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You are here : 3-RX.com > Medical Encyclopedia > Medical Symptoms > Drowsiness


Alternate Names : Sleepiness

Overview, Causes, & Risk Factors | Symptoms & Signs | Diagnosis & Tests | Prevention & Expectations | Treatment & Monitoring

Drowsiness is a state of decreased awareness or alertness associated with a desire or tendency to fall asleep.

What is going on in the body?

Almost everyone has felt drowsy before, usually due to normal tiredness from a long day or lack of sleep. There are other causes of this condition as well. Most of the causes are not serious, but some are life threatening.

What are the causes and risks of the condition?

There are many possible causes of this condition, including:

  • lack of sleep or sleep disorders, such as insomnia and sleep apnea. Sleep apnea is a disorder of breathing during sleep that prevents a person from getting enough rest.
  • infections, such as chronic bronchitis or infectious mononucleosis
  • a low red blood cell count, called anemia
  • stress
  • working, studying, or exercising too much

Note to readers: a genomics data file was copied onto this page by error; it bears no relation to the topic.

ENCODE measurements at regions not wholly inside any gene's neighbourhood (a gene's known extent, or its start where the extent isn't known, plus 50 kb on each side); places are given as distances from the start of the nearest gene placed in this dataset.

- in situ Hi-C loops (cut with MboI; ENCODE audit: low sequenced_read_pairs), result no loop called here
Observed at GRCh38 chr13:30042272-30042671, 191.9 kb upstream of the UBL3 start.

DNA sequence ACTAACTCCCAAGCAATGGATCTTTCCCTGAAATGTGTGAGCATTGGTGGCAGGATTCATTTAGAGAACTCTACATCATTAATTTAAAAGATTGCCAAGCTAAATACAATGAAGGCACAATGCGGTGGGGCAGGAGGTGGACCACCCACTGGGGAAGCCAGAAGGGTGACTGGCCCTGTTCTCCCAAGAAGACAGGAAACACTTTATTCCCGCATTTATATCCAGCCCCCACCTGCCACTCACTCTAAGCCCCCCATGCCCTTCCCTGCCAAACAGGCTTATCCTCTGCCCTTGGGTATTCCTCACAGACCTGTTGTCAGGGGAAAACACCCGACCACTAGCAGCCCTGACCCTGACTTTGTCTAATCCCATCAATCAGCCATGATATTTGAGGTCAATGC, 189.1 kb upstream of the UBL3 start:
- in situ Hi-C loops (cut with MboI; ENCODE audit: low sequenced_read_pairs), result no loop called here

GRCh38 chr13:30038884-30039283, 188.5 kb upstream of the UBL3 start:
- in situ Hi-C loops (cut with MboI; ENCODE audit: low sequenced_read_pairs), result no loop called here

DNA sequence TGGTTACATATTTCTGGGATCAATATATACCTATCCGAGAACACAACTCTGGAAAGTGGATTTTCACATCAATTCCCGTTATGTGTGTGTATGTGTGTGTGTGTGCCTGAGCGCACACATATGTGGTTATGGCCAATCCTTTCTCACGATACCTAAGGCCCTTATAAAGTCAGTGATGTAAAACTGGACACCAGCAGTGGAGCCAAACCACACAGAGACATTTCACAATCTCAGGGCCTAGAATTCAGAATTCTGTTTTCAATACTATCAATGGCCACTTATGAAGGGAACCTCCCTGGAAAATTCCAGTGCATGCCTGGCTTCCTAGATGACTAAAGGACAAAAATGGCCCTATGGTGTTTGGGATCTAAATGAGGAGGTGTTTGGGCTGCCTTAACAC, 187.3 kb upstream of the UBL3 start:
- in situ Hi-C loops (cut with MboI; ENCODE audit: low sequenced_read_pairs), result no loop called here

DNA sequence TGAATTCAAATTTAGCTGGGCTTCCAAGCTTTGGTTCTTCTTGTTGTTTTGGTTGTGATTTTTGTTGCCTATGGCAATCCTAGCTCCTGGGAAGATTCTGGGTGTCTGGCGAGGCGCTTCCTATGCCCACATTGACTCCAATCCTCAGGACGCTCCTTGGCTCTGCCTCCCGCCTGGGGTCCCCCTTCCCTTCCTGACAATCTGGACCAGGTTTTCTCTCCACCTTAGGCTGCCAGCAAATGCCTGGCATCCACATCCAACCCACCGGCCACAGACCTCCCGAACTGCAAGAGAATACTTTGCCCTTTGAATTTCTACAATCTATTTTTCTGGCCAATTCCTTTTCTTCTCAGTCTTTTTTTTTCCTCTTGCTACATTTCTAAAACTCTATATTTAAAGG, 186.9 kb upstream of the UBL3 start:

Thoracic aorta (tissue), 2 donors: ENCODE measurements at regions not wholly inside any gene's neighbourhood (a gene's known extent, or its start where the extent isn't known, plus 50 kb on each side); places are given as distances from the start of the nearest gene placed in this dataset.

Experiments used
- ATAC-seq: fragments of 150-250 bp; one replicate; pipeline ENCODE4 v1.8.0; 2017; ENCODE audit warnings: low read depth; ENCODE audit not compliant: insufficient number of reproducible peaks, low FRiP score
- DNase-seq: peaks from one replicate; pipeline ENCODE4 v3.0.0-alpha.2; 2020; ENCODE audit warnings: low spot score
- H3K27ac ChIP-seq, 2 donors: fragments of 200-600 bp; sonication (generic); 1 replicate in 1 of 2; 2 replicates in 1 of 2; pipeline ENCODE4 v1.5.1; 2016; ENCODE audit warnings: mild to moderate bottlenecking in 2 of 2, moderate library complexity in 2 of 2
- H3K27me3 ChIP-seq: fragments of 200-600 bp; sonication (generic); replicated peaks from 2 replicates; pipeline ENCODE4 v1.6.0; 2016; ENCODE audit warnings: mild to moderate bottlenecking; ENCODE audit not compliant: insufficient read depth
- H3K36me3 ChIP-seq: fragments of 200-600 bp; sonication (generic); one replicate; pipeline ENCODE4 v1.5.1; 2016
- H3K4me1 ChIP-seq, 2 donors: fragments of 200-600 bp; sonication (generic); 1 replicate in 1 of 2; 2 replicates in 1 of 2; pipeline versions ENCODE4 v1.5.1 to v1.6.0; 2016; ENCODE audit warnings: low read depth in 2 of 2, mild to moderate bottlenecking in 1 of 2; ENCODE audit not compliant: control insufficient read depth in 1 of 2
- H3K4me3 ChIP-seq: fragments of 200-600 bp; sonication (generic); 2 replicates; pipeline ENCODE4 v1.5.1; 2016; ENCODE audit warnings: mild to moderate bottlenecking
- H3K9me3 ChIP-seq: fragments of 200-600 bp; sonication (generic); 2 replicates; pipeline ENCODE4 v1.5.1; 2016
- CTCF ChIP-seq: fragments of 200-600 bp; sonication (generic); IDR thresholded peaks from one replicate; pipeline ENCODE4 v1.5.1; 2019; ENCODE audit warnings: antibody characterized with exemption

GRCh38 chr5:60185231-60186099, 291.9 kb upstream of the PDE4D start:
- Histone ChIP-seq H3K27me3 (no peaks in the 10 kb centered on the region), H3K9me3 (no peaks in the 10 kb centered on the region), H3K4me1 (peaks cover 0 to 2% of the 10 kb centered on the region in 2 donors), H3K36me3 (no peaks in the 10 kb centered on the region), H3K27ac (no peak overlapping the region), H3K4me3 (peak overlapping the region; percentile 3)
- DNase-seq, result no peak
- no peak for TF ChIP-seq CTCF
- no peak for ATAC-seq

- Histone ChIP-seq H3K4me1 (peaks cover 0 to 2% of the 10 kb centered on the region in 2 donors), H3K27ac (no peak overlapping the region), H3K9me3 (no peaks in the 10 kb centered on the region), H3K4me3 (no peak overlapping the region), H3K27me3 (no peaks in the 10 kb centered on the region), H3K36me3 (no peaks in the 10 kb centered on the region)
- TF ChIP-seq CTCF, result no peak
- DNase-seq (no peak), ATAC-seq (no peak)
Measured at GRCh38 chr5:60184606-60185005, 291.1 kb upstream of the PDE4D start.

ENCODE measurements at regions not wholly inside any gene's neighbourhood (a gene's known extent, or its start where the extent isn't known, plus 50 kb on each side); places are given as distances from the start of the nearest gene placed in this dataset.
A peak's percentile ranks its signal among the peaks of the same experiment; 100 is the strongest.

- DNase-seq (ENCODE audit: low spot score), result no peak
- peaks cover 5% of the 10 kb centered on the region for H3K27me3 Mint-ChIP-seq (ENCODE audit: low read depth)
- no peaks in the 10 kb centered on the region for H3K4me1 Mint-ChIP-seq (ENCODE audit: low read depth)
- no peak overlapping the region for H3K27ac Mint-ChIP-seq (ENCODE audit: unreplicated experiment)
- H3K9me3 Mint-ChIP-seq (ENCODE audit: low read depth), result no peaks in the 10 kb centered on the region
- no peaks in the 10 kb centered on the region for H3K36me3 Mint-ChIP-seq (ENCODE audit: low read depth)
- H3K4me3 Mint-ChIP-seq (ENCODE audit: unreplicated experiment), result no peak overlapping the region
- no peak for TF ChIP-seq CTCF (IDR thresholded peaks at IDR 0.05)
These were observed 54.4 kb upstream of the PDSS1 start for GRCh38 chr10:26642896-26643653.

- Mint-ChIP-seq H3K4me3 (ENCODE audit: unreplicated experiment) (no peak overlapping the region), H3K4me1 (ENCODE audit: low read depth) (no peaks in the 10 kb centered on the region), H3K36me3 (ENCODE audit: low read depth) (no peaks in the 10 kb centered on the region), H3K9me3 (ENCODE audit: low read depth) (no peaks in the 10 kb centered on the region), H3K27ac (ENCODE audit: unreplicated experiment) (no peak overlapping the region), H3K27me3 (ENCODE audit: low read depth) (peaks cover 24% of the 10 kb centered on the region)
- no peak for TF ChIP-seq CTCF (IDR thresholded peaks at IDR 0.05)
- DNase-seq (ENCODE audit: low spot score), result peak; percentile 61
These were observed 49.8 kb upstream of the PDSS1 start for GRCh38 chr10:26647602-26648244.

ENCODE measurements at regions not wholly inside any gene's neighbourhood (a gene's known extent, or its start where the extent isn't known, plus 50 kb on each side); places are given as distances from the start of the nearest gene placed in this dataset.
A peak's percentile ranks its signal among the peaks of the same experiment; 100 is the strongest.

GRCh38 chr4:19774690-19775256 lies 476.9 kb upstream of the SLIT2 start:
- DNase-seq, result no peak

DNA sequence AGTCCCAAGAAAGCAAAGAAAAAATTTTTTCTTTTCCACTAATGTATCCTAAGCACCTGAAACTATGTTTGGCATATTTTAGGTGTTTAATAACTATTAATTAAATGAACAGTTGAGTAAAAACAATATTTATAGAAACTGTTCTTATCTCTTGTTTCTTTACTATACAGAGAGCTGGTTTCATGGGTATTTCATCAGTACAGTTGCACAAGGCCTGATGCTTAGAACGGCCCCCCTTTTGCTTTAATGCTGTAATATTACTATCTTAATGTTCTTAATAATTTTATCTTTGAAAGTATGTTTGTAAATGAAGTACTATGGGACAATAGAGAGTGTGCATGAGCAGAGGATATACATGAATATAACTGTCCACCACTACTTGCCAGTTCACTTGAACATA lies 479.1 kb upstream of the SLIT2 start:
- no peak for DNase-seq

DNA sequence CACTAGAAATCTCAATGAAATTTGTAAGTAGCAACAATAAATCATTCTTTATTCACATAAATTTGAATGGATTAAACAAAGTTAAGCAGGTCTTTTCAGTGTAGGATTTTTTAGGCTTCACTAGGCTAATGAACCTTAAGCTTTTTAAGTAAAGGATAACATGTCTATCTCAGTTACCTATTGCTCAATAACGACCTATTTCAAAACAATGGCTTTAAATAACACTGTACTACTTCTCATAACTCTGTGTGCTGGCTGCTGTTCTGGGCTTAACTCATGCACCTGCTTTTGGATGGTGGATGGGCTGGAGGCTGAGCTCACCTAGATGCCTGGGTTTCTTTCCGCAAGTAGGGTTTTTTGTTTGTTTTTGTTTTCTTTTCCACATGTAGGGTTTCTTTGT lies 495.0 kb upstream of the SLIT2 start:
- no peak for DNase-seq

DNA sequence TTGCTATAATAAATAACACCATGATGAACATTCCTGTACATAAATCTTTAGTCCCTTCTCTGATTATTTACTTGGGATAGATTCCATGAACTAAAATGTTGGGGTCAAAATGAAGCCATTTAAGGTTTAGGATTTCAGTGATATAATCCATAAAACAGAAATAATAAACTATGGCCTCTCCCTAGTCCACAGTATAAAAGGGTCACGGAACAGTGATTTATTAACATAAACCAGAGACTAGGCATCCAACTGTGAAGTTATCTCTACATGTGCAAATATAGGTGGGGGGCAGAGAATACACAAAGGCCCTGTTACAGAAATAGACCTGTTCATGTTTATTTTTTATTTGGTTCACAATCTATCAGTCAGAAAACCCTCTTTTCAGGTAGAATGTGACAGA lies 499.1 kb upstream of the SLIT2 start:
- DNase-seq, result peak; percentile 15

• lack of exercise or poor physical conditioning
  • hormone imbalances, such as hypothyroidism, a condition caused by a low level of thyroid hormone
  • depression or other psychological disorders
  • autoimmune disorders, or conditions in which a person's immune system attacks his or her own body. Examples include systemic lupus erythematosus and rheumatoid arthritis.
  • low oxygen levels in the blood, which can occur with heart disease or chronic obstructive pulmonary disease
  • toxin or chemical exposure, such as carbon monoxide poisoning
  • medications, such as antihistamines, sedatives, and certain medications used to treat depression and high blood pressure
  • alcohol
  • systemic disorders, such as uncontrolled diabetes
  • a stroke, or brain attack
  • any severe, life-threatening illness, such as meningitis, severe pneumonia, or end-stage cancer
  • Other causes are also possible. Sometimes no cause can be found.


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    Drowsiness: Symptoms & Signs

    Author: Adam Brochert, MD
    Reviewer: Eileen McLaughlin, RN, BSN
    Date Reviewed: 07/31/01

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